Friend of a Friend
September 20, 2011 § 38 Comments
Most days people give me advice because people see a plankton and simply can’t resist, much like mothers who see pregnant women, especially first-timers, and invariably put their oar in. Just can’t help themselves. It is a form of social Tourette’s.
High on the list of advice I receive is, “You should try internet dating.” Every one of those who dishes out this gem of inspiration has a happy-ever-after cyber story. But for the time being, online searching is high on my list of things to avoid. I am not of a completely closed mind, but want to give myself a little more time yet.
I have a divorced, ex-plankton friend who worked the internet for dates for almost ten years. She came across a few weirdos but fortunately didn’t have any scary experiences. She had a couple of relationships which didn’t last but were pleasant enough, and made two or three mates out of it, something definitely not to be sniffed at. But, ultimately, she said, it was very hard work and for the most part extremely dispiriting. The greatest benefit at the time was being able to regale her friends with anecdotes of some of the more appalling dates she went on. Eventually she found even that began to pall, the whole thing too humiliating, and zapping to the self-esteem. After years of admirable persistence, she gave up online dating for good.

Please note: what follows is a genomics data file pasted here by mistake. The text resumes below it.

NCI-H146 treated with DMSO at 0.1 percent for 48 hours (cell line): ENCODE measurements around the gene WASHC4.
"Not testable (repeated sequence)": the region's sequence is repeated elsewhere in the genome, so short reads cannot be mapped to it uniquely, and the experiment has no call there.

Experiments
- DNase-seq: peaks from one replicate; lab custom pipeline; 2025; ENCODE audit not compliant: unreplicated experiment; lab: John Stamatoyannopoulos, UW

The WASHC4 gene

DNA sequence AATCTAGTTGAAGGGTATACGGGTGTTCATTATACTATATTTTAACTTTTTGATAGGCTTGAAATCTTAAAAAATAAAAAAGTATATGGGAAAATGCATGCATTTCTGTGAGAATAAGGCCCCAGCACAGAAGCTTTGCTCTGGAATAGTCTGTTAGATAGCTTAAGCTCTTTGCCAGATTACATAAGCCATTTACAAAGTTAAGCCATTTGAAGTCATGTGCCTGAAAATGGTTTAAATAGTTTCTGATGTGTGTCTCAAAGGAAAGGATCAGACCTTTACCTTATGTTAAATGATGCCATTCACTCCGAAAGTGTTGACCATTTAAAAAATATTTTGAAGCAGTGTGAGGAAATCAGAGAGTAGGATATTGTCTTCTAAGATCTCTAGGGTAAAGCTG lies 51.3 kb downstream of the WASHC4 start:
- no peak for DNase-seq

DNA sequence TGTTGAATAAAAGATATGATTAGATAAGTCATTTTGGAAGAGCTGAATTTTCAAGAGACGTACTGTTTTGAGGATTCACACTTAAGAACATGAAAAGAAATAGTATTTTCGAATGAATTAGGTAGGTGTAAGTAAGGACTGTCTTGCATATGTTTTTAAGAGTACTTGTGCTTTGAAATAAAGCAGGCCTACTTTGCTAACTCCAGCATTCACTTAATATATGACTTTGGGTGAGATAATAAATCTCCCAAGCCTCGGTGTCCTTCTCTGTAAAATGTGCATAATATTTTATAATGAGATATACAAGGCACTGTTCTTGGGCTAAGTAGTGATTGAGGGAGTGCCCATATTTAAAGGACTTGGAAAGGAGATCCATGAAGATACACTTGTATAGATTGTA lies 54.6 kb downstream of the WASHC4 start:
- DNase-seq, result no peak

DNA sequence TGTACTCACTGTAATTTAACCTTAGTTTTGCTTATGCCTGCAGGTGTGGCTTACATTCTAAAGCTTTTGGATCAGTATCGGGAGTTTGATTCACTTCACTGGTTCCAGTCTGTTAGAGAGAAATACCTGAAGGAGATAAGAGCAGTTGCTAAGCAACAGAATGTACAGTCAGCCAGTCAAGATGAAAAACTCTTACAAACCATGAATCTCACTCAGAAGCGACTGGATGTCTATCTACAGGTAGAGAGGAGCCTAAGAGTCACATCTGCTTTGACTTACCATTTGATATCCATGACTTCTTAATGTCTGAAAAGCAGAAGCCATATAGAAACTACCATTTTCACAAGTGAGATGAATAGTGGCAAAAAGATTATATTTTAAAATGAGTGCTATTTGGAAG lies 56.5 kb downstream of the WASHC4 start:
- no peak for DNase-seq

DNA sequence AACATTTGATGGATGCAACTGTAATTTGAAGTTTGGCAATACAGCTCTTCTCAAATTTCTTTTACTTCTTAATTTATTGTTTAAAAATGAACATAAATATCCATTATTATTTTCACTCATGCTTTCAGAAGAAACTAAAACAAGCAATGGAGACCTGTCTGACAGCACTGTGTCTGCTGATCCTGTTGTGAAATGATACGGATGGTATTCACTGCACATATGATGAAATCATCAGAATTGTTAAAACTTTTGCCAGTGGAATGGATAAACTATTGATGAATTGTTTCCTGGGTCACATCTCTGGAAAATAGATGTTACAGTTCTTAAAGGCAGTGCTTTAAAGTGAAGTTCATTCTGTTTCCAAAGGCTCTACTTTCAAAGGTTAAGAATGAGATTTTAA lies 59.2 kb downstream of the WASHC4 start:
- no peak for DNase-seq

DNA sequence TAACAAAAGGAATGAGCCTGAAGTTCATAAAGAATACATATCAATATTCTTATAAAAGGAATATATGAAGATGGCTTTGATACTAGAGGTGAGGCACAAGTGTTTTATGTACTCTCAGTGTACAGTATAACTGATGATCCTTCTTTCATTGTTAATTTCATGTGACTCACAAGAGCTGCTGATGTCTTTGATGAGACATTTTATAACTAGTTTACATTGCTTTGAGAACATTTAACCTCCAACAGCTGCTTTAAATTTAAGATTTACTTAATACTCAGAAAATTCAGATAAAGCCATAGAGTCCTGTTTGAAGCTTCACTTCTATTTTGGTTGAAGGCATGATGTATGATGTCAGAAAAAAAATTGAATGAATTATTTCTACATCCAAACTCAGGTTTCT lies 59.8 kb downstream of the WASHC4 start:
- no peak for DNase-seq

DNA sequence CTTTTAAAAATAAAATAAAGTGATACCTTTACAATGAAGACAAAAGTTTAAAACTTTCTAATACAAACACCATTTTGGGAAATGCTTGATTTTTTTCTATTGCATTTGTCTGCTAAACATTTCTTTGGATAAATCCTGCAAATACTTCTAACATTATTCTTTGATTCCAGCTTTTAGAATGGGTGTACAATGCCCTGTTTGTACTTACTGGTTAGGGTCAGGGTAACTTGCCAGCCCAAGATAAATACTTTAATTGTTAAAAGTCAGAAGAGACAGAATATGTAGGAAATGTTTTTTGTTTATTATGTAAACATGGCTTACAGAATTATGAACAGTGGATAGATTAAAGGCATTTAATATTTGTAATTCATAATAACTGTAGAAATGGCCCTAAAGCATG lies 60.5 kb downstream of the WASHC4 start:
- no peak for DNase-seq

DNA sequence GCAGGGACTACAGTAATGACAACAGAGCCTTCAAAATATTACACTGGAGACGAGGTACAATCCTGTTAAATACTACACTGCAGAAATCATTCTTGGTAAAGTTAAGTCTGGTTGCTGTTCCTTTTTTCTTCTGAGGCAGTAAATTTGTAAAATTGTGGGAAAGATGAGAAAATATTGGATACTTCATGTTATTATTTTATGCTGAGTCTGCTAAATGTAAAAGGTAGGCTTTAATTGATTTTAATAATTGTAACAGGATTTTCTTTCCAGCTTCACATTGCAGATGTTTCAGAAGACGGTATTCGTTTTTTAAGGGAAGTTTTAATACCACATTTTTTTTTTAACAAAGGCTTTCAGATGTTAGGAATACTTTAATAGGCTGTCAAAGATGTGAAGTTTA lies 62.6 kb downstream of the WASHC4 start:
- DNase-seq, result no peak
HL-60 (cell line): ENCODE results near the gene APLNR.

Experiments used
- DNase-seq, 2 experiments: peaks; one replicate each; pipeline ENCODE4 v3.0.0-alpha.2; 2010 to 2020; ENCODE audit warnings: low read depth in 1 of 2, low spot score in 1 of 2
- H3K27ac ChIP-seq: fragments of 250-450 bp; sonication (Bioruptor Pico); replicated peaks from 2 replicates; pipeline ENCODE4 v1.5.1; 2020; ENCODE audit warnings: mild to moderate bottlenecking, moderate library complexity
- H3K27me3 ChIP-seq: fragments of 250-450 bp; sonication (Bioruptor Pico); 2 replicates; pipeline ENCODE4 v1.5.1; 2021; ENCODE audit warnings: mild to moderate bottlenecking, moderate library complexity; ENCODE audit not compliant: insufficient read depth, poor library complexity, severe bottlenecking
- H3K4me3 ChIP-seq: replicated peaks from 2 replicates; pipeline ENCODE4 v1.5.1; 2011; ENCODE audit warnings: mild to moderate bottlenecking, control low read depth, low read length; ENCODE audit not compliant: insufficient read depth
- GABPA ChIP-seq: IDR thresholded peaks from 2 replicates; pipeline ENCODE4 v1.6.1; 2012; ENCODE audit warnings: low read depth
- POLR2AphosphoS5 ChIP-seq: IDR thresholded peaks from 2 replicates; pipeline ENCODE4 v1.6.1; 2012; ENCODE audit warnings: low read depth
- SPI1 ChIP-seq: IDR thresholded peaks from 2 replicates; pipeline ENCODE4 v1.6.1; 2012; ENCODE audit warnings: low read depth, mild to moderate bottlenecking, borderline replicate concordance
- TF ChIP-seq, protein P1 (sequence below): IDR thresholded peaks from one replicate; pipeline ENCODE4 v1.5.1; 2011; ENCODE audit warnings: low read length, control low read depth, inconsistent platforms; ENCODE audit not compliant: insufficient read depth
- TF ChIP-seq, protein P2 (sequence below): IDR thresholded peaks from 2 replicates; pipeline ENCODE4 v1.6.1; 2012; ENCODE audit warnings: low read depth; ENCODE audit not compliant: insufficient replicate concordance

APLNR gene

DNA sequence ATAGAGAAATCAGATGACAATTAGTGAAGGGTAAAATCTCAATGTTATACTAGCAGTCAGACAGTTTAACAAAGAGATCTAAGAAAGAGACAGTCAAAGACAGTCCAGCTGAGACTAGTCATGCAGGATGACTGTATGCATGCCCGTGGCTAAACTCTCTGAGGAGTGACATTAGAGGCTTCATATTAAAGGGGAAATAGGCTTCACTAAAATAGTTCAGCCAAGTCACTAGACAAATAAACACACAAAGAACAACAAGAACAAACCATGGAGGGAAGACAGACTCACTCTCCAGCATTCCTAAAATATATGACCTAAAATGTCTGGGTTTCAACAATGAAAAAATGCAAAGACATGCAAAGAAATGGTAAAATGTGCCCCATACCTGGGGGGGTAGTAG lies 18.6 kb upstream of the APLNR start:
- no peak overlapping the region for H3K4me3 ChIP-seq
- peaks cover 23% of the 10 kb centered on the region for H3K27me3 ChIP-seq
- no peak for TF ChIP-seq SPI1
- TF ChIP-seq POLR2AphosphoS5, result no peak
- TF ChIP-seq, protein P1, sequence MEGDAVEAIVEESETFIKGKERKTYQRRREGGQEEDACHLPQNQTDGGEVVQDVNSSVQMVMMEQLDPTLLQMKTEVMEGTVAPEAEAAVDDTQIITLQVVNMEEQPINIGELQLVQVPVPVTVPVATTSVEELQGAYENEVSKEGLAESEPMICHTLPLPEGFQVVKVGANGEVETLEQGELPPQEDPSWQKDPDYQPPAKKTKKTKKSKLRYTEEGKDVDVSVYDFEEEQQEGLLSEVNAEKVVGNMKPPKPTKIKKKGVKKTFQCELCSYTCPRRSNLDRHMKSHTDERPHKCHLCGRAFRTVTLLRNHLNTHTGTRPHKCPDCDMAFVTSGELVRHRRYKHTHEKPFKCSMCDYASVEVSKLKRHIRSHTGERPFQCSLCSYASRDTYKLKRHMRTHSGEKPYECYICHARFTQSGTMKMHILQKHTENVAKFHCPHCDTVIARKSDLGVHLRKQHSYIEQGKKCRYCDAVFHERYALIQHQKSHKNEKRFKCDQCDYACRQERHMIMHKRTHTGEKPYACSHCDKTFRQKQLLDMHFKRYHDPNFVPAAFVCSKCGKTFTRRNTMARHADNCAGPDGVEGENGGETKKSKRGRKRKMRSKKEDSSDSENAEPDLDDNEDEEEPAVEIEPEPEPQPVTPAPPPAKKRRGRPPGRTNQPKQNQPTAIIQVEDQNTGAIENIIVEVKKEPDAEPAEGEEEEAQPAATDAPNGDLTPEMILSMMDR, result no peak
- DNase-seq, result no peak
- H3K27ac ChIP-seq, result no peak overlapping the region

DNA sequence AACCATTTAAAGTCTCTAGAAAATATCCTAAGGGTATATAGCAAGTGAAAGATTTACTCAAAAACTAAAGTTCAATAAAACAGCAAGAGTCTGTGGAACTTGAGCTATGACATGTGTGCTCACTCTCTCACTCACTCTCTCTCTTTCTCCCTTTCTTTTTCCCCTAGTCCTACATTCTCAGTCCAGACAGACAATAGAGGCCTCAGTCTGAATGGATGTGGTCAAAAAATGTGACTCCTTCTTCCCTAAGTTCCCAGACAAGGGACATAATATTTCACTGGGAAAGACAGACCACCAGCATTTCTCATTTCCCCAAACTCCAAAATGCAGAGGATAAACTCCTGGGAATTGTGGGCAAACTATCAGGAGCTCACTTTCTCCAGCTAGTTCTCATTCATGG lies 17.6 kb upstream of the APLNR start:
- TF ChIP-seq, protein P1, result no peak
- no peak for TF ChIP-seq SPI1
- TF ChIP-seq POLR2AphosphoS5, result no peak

Since then, she has been lucky enough to meet a divorced man through some friends who cleverly helped to get their romance off the ground. Some years later, she is still happily with this man. She told me that one of the problems with internet dating is that, while you may have things in common with those you meet (the main thrust of online profiles, after all), you never have friends in common. The men you date are – obviously – complete strangers. Of course, this needn’t be a hinderance to a successful and lasting relationship, and many people positively embrace the idea of meeting someone completely removed from their own background or circle. But my friend said that after years of internet dates, the pleasure of being with someone with whom she didn’t have to start completely from scratch, as it were, was untold. They keep discovering friends in common and points of contact, and that feels reassuring and joyful rather than claustrophobic. They had a short-hand of understanding from the start which had a basis not just in that all-important “spark”, which strangers can also provide, but also in a view and/or experience of the world that was roughly similar. This may seem insular but I can see the advantages.
I’d like to give it a try first, and if I fail, then resort to the internet. Call me narrow-minded but I think, if possible (and I am under no illusions that it’s easy), it would be especially good to meet a friend of a friend.